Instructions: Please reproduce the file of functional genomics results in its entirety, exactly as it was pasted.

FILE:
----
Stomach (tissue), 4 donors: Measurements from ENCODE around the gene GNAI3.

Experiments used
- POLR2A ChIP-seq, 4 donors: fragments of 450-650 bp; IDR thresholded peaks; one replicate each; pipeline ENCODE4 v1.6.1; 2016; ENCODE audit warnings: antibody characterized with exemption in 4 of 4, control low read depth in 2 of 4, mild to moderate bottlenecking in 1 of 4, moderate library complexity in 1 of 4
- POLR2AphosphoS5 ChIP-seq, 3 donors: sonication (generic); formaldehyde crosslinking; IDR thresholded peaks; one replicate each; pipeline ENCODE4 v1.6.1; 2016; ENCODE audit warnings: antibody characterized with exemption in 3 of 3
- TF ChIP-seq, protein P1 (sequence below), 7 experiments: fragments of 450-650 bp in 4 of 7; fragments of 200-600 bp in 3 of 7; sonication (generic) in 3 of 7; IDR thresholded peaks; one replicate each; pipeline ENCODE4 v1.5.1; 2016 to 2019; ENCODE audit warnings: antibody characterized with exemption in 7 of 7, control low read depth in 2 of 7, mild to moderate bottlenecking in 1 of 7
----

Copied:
Stomach (tissue), 4 donors: Measurements from ENCODE around the gene GNAI3.

Experiments used
- POLR2A ChIP-seq, 4 donors: fragments of 450-650 bp; IDR thresholded peaks; one replicate each; pipeline ENCODE4 v1.6.1; 2016; ENCODE audit warnings: antibody characterized with exemption in 4 of 4, control low read depth in 2 of 4, mild to moderate bottlenecking in 1 of 4, moderate library complexity in 1 of 4
- POLR2AphosphoS5 ChIP-seq, 3 donors: sonication (generic); formaldehyde crosslinking; IDR thresholded peaks; one replicate each; pipeline ENCODE4 v1.6.1; 2016; ENCODE audit warnings: antibody characterized with exemption in 3 of 3
- TF ChIP-seq, protein P1 (sequence below), 7 experiments: fragments of 450-650 bp in 4 of 7; fragments of 200-600 bp in 3 of 7; sonication (generic) in 3 of 7; IDR thresholded peaks; one replicate each; pipeline ENCODE4 v1.5.1; 2016 to 2019; ENCODE audit warnings: antibody characterized with exemption in 7 of 7, control low read depth in 2 of 7, mild to moderate bottlenecking in 1 of 7